Related Link

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OFFICIAL RELEASES AND ANNOUNCEMENTS


WHO issues position paper about the use of fractional doses of yellow fever vaccine

WHO published Yellow fever vaccine: WHO position on the use of fractional doses—June 2017 in the June 23 issue of its Weekly Epidemiological Record. This is the most recent addition to a WHO-issued series of regularly updated position papers on vaccines that have an international public health impact. These papers are concerned primarily with the use of vaccines in large-scale immunization programs. A sentence from the introductory section is reprinted below.

The current WHO position on the use of yellow fever (YF) vaccine is set out in the 2013 WHO position paper on vaccines and vaccination against YF and those recommendations are unchanged. This addendum to the 2013 position paper pertains specifically to use of fractional dose YF (fYF) vaccination in the context of YF vaccine supply shortages beyond the capacity of the global stockpile.

Related Links

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WORLD NEWS


CDC and WHO report on progress toward containment of poliovirus type 2 in this week's MMWR and Weekly Epidemiological Report, respectively

CDC published Global Polio Eradication: Progress Toward Containment of Poliovirus Type 2—Worldwide 2017 in the June 23 issue of MMWR. On the same day, WHO's Weekly Epidemiological Record published a similar article titled Global polio eradication: progress towards containment of poliovirus type 2, worldwide 2017. A media summary of the MMWR article is reprinted below.

After the global certification of wild poliovirus type 2 (PV2) eradication in September 2015, and the withdrawal of Sabin PV2 from the trivalent oral poliovirus vaccine in April 2016, PV2 became an eradicated pathogen. To minimize the risk of inadvertent PV2 release, a Global Action Plan (GAP-III) has been prepared. This Plan requires countries to conduct inventories of PV2 materials and implement a “destroy, transfer, or contain” strategy to eliminate or manage the PV2 risks. Countries are completing the inventories, and are either destroying, transferring, or planning to contain all PV2 materials. Seventy-nine facilities (either vaccine production sites or laboratories) in 30 countries were designated as Poliovirus-Essential Facilities that will continue to manipulate PV2. These facilities are expected to adhere to the GAP-III requirements.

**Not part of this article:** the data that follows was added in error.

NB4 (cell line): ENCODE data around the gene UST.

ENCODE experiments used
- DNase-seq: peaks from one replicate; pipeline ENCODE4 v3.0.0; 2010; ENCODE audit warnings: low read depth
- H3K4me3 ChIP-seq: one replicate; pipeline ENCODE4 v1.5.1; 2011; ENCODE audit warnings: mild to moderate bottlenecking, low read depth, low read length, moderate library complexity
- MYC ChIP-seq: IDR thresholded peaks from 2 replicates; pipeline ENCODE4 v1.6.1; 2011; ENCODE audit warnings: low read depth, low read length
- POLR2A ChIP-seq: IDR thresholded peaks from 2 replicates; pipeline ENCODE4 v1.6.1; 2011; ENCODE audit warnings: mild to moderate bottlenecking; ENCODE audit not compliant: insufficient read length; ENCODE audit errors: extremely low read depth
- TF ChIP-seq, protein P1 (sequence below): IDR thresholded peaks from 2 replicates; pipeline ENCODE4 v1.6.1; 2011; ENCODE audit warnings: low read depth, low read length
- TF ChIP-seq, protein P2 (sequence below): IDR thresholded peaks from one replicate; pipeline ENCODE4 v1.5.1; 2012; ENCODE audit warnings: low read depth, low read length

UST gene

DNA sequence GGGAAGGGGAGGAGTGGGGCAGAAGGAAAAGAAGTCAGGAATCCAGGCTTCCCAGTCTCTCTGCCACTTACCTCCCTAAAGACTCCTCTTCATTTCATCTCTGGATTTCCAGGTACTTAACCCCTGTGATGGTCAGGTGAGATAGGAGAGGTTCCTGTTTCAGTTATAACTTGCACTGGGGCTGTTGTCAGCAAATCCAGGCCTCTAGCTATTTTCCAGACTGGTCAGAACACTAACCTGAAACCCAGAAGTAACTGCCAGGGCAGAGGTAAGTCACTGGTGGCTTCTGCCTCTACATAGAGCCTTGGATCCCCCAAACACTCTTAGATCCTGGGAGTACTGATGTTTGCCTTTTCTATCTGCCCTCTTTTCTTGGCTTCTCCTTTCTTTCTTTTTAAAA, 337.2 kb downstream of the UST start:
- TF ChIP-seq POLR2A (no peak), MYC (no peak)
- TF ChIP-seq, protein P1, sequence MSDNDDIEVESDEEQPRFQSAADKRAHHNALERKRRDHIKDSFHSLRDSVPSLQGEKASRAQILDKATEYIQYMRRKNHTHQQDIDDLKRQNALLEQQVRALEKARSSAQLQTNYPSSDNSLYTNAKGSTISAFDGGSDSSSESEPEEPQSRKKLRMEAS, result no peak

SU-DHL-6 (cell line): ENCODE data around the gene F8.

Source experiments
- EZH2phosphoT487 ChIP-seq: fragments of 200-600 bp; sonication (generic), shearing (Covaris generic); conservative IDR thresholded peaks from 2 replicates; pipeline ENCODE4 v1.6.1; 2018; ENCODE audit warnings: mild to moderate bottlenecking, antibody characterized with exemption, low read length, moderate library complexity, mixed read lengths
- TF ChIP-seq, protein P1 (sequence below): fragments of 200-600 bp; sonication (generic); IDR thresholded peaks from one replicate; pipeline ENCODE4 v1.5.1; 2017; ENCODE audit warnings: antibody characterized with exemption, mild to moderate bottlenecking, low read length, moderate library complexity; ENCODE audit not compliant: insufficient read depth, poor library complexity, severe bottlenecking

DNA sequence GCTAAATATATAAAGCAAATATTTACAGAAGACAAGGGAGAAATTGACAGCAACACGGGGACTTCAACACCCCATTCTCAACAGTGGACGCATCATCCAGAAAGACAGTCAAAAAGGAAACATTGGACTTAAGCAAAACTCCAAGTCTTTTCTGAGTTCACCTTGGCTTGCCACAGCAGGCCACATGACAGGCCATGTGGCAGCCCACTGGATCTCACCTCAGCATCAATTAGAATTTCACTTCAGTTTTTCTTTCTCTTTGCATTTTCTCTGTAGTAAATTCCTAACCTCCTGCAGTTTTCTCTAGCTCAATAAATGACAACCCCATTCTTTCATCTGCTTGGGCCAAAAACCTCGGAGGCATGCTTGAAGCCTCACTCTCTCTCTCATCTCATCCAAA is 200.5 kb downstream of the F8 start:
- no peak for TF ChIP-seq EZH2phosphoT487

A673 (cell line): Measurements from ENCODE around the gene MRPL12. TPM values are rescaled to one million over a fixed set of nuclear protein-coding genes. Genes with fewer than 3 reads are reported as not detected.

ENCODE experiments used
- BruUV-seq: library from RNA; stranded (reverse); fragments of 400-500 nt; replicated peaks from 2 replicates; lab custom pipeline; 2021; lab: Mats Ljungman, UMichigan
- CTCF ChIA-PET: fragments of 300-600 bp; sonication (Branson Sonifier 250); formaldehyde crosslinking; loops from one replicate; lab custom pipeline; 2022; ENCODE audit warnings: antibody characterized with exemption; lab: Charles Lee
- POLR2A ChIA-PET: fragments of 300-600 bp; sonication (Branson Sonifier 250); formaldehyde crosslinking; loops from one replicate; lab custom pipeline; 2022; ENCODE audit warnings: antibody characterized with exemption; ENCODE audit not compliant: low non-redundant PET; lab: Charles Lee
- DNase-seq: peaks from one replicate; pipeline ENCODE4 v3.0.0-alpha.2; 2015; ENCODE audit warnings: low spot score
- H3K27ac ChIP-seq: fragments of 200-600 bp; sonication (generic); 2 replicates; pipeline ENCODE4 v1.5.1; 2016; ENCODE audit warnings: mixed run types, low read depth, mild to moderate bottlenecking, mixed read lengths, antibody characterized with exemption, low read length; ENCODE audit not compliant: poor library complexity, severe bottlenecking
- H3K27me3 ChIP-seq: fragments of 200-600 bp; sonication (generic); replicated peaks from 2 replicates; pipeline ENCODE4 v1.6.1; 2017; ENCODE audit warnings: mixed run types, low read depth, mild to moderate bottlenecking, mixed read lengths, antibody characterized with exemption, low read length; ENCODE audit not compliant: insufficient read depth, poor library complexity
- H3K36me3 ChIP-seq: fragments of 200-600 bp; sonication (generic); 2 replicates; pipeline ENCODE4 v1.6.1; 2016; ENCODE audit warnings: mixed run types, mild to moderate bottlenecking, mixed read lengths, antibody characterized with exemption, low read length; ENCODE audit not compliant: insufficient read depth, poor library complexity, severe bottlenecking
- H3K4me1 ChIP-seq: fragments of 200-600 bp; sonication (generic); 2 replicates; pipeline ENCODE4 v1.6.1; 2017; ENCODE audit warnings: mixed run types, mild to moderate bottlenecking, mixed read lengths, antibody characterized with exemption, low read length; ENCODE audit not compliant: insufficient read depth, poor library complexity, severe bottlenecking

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FEATURED RESOURCES


AAP reorganizes the immunization pages on its website

The American Academy of Pediatrics (AAP) recently reorganized the immunization web pages on its website for healthcare professionals. The navigation was streamlined, with a more logical placement of new resources, to make resources easier to find.

Related Links

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New edition of The Vaccine Handbook: A Practical Guide for Clinicians, a.k.a. "The Purple Book," by Dr. Gary Marshall available for purchase from IAC; free app for iPhones and iPads available from IAC

The 6th edition of The Vaccine Handbook: A Practical Guide for Clinicians ("The Purple Book") is considered a vital source of practical, up-to-date information for vaccine providers and educators. Now printed in color and updated with the latest vaccine information through early 2017, "The Purple Book" draws together the latest vaccine science and guidance into a concise, user-friendly, practical resource for the private office, public health clinic, academic medical center, and hospital.

The sixth edition of this valuable guide (592 pages) is available on IAC's website at www.immunize.org/vaccine-handbook. The price of the handbook is $34.95 per copy, plus shipping charges. Order copies for your staff or for distribution at an upcoming conference.

Discount pricing is available for more than 10 copies. For quotes on larger quantities, email admininfo@immunize.org.